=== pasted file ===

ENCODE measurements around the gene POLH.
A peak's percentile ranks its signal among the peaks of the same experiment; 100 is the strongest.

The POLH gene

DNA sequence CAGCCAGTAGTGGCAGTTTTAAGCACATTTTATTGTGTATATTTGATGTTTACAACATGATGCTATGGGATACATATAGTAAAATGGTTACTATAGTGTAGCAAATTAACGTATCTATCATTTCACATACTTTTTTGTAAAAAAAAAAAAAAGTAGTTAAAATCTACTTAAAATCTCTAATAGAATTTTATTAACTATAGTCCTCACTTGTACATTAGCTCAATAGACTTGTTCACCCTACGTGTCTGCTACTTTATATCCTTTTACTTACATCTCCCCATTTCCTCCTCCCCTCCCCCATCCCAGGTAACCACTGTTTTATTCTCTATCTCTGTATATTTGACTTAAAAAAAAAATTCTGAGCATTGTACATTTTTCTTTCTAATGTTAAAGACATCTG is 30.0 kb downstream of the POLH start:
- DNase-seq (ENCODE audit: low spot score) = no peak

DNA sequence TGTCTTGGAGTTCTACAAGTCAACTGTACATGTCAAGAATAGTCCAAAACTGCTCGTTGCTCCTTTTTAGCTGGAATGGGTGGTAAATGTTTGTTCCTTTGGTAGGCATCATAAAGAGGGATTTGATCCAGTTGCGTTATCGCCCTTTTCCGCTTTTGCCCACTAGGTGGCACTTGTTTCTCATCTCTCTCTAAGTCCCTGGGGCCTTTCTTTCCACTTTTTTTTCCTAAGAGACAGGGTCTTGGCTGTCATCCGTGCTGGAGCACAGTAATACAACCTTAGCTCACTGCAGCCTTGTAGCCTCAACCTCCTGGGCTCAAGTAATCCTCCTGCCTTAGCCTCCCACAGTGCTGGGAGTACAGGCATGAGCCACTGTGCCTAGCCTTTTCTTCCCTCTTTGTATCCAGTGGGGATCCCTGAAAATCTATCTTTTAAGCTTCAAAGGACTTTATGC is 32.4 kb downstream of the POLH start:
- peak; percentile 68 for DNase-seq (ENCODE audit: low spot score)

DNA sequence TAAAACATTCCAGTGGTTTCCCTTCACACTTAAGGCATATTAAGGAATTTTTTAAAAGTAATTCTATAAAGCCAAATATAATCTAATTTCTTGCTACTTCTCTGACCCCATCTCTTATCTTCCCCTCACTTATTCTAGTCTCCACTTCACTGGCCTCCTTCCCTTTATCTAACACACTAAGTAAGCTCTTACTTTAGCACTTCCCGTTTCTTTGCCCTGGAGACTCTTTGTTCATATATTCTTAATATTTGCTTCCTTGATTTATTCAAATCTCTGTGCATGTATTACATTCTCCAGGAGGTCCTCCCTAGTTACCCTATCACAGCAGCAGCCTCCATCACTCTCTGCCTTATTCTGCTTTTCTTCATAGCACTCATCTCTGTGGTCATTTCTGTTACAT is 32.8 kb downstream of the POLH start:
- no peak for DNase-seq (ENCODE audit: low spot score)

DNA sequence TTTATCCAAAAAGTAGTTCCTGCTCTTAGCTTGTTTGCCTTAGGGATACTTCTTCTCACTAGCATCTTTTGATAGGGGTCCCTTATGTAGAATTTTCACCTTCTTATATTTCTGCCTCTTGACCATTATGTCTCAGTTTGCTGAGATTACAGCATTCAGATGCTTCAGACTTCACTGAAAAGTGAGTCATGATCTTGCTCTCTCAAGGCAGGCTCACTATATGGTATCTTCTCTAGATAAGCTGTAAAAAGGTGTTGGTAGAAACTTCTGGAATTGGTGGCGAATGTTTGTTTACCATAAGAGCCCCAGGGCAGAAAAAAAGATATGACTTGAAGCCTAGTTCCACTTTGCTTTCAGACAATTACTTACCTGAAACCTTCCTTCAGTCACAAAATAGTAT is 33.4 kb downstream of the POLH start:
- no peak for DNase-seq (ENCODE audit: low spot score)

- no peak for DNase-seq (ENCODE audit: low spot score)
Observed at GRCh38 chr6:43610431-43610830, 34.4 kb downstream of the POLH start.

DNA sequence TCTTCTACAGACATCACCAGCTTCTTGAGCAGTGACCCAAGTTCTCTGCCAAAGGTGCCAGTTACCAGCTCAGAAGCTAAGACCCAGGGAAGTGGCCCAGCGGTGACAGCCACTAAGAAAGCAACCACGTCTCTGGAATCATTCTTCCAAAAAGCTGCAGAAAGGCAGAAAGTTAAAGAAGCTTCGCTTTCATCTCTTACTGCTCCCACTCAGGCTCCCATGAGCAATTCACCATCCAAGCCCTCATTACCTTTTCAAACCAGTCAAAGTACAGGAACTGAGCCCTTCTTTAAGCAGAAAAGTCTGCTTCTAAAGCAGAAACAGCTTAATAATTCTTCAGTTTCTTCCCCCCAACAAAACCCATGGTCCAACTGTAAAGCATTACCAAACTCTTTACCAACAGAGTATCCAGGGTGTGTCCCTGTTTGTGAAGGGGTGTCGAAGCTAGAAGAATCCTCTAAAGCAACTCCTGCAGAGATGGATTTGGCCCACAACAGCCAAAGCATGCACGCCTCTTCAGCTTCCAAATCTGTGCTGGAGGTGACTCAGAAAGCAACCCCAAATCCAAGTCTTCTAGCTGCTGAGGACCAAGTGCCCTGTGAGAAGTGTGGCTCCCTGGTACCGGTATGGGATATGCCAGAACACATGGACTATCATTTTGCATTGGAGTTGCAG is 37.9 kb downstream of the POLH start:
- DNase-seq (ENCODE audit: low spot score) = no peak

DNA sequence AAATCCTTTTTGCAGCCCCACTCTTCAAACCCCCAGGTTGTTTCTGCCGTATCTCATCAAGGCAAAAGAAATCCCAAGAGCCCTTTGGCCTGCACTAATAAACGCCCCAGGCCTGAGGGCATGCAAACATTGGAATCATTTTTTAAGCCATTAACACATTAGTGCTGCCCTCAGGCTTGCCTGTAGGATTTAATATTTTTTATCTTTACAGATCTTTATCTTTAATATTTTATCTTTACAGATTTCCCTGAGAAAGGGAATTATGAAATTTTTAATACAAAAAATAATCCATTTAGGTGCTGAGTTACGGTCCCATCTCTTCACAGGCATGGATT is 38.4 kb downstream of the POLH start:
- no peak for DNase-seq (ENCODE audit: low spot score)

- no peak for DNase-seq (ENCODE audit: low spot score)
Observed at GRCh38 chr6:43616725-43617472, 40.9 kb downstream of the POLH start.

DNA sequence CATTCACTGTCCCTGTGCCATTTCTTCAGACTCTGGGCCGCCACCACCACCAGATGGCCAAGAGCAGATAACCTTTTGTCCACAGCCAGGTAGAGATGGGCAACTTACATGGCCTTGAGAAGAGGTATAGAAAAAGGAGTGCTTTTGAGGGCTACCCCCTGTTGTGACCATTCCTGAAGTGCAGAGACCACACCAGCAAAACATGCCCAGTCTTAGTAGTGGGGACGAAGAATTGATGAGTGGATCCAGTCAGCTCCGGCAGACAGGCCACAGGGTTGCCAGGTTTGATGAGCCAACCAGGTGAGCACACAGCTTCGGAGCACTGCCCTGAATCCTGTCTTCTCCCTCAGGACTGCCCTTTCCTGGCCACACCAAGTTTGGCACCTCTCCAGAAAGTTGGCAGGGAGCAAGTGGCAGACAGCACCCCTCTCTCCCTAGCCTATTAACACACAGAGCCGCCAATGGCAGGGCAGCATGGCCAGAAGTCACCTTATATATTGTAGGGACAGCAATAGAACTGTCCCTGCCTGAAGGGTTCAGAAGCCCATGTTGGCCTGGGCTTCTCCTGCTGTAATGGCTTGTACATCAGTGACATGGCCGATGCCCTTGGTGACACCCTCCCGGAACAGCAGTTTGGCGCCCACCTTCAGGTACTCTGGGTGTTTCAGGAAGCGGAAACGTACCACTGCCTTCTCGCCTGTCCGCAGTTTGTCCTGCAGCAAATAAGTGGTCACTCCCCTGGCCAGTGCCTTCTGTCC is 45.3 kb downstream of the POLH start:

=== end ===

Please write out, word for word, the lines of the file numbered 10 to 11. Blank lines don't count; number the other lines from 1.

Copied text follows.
DNA sequence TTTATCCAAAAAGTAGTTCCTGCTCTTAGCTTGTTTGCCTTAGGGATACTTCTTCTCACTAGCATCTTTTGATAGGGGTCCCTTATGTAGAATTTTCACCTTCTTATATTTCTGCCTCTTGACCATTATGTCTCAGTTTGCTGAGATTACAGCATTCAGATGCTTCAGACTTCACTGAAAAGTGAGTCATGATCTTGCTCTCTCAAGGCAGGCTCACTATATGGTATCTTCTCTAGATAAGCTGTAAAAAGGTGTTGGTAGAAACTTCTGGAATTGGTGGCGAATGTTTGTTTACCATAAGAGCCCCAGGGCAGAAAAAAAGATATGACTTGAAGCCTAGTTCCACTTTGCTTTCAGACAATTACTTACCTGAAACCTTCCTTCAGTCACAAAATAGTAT is 33.4 kb downstream of the POLH start:
- no peak for DNase-seq (ENCODE audit: low spot score)